15.08 Partition Suits


In General

"Partition" may be defined as the division between several persons of property which belongs to them as co-owners. The term is more technically applied to the division of real estate made between co-tenants, tenants in common, or joint tenants. It has also been defined as the act or proceeding by which co-owners of property cause it to be either divided into as many shares as there are owners, according to their interests therein, or, if that cannot be equitably done, to be sold for the best obtainable price and the proceeds distributed.

A partition may be compulsory, that is, judicial partition, or voluntary, that is, by mutual consent.

Generally, partition suits are governed and regulated by state statutes.


Property Subject To Partition

All property held in co-tenancy is subject to partition, if there is a present right of possession, and regardless of whether the title of the parties is legal or equitable, every co-tenant may demand partition as a matter of right. Thus, as a general rule, the petitioner must have an estate in possession; that is, actual possession or a right to possession, although some statutes have modified the rule to include with respect to actions involving life tenants and remaindermen. Subject to the above rules, all parties need not actually occupy the property or have equal estates therein, and the estate in actual or constructive possession need not be in fee.


(1) Tenancies held by the entireties cannot be partitioned since a separate interest in each tenant would be inconsistent with the underlying theory of the tenancy.

(2) In the absence of statutory provisions, an exception to the general rule as to the right to partition of any property held in common exists in the case of burial lots in which bodies have been interred. On the ground of public policy, it is held that such a lot cannot be made the subject of partition.

Note: State statutes may set forth some other cases of exceptions or limitations.


Necessary Parties--Defendants In A Partition Suit

Every person having an interest in the property, whether in possession or otherwise, who is not a plaintiff must be made a defendant in the partition suit.

You must ascertain that all parties in interest have appeared or have been legally served, since a lack of jurisdiction of necessary parties renders the decree void not only as to the parties omitted but also as to the other parties to the suit. It is impossible to partition land either in kind or by sale without having all owners affected by the decree before the court.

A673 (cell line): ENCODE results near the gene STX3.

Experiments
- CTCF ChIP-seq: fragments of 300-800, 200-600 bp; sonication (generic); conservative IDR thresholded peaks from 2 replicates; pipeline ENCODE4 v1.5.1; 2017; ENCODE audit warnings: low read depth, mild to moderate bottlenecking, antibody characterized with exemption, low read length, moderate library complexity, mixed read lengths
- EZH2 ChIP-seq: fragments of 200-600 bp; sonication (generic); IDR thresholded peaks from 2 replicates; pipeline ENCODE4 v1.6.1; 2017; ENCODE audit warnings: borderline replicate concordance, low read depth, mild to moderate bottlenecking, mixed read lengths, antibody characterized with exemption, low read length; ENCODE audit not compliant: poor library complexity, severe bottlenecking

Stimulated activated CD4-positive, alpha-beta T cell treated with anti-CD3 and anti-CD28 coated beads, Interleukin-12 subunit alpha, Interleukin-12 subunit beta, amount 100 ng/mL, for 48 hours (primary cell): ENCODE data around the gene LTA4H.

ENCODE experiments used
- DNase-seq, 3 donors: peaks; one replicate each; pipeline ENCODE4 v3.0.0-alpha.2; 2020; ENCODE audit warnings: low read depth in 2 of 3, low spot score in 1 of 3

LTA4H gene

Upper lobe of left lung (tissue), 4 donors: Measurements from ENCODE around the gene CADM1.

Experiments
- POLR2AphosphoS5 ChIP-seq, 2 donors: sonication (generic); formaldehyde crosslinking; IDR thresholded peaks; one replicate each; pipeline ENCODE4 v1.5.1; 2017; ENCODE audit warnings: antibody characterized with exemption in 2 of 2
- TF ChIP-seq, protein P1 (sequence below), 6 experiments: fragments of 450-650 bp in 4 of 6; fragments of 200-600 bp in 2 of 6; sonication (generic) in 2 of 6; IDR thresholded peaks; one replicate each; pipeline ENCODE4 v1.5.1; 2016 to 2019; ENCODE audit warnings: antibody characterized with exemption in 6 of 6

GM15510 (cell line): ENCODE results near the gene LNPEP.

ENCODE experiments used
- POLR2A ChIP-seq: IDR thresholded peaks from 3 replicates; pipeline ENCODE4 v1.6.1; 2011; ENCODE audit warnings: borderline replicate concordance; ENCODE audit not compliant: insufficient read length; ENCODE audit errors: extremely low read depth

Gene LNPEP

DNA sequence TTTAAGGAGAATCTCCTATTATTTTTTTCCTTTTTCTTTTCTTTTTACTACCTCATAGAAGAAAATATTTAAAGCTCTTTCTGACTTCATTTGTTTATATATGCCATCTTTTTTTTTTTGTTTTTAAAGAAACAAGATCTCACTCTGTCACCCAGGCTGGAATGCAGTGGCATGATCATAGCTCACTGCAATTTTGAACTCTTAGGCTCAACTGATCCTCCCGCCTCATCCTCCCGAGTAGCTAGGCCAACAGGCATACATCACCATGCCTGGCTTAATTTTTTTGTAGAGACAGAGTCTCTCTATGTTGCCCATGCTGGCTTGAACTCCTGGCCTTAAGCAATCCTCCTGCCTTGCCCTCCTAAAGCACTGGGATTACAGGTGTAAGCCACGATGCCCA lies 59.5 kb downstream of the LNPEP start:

State law must also be consulted in regard to special situations, e.g., spouses, personal representatives of Decedent's estates, etc.


Sales In Partition Suits

In most states, the procedural rules regarding partition suits are outlined in the statutes. The partition action is an action in rem but question of title cannot be settled in a partition suit.

The suit must be filed in the county in which the real estate, or some part of it, is located. The petition must describe the property and the respective interests of the several owners thereof, so far as known, and, so far as interests or the owners thereof are unknown, contingent, or doubtful, the facts must be set forth with reasonable certainty. In some states as abstract of the record title needs to be attached.

The resulting conveyances, upon being recorded in the county where the property is located, are valid against all subsequent purchasers, and also against all persons interested at the time who were parties to the action, including, in most states, owners of future interests not yet in being.


Effect Of Partition

A voluntary or judicial partition conveys or creates no title, but merely severs the unity of possession. No party loses anything by the deed except the right to hold the property in common, and no party gains anything except to hold the interest claimed by said party in severalty. But the title by which each party holds his divided share is the same as that by which his undivided interest in the estate in common was held. Thus, a co-tenant derives no title or interest from his co-tenant by a deed of partition.